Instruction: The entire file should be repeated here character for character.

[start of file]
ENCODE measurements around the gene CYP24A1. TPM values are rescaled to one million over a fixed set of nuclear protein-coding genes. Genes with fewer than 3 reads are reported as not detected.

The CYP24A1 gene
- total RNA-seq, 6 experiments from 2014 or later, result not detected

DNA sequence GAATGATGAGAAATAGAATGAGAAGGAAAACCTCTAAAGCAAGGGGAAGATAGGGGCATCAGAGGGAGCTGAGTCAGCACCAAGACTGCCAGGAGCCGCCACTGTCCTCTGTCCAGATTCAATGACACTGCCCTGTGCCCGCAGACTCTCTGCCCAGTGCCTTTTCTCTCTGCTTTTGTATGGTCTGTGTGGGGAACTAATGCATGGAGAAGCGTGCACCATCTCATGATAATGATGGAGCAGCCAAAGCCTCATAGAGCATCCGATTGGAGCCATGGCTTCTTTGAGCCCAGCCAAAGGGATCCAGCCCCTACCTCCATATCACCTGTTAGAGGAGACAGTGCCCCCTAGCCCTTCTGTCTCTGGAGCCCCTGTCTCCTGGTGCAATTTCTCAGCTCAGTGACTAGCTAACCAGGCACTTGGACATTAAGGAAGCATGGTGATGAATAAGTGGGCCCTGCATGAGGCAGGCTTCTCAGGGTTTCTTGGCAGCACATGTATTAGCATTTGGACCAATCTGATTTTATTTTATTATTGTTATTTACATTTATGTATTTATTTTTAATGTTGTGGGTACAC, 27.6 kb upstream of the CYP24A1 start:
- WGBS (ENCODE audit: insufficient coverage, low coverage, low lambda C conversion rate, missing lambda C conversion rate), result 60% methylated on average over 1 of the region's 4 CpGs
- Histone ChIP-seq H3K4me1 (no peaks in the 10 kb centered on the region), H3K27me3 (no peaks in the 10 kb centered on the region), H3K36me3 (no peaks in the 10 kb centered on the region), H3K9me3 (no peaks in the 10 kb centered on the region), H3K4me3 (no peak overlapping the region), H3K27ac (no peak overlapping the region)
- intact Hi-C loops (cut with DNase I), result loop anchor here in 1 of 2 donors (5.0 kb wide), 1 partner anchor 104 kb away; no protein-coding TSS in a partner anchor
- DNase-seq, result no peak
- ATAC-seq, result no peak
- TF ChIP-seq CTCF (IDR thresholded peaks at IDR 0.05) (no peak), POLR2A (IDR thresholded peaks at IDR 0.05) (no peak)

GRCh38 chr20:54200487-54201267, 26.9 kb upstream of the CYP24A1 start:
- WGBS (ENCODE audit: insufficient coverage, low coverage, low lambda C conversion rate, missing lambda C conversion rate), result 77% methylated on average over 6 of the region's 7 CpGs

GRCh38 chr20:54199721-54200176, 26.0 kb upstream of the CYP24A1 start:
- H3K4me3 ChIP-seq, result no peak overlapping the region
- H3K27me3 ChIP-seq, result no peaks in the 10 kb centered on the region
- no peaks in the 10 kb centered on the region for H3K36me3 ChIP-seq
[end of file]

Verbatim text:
ENCODE measurements around the gene CYP24A1. TPM values are rescaled to one million over a fixed set of nuclear protein-coding genes. Genes with fewer than 3 reads are reported as not detected.

The CYP24A1 gene
- total RNA-seq, 6 experiments from 2014 or later, result not detected

DNA sequence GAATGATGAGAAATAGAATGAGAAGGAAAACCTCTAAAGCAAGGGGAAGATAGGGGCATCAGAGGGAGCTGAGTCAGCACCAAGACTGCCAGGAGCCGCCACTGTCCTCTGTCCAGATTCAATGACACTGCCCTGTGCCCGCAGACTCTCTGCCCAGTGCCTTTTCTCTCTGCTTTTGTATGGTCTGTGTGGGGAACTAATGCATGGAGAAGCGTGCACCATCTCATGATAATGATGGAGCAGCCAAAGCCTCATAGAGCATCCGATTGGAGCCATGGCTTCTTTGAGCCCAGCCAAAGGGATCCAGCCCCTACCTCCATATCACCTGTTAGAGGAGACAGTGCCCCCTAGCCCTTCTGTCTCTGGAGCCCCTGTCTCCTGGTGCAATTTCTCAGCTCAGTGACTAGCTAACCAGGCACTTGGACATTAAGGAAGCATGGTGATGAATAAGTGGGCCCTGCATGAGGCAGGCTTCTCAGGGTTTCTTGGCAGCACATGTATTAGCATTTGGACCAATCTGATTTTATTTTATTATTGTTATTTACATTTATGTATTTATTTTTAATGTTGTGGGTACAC, 27.6 kb upstream of the CYP24A1 start:
- WGBS (ENCODE audit: insufficient coverage, low coverage, low lambda C conversion rate, missing lambda C conversion rate), result 60% methylated on average over 1 of the region's 4 CpGs
- Histone ChIP-seq H3K4me1 (no peaks in the 10 kb centered on the region), H3K27me3 (no peaks in the 10 kb centered on the region), H3K36me3 (no peaks in the 10 kb centered on the region), H3K9me3 (no peaks in the 10 kb centered on the region), H3K4me3 (no peak overlapping the region), H3K27ac (no peak overlapping the region)
- intact Hi-C loops (cut with DNase I), result loop anchor here in 1 of 2 donors (5.0 kb wide), 1 partner anchor 104 kb away; no protein-coding TSS in a partner anchor
- DNase-seq, result no peak
- ATAC-seq, result no peak
- TF ChIP-seq CTCF (IDR thresholded peaks at IDR 0.05) (no peak), POLR2A (IDR thresholded peaks at IDR 0.05) (no peak)

GRCh38 chr20:54200487-54201267, 26.9 kb upstream of the CYP24A1 start:
- WGBS (ENCODE audit: insufficient coverage, low coverage, low lambda C conversion rate, missing lambda C conversion rate), result 77% methylated on average over 6 of the region's 7 CpGs

GRCh38 chr20:54199721-54200176, 26.0 kb upstream of the CYP24A1 start:
- H3K4me3 ChIP-seq, result no peak overlapping the region
- H3K27me3 ChIP-seq, result no peaks in the 10 kb centered on the region
- no peaks in the 10 kb centered on the region for H3K36me3 ChIP-seq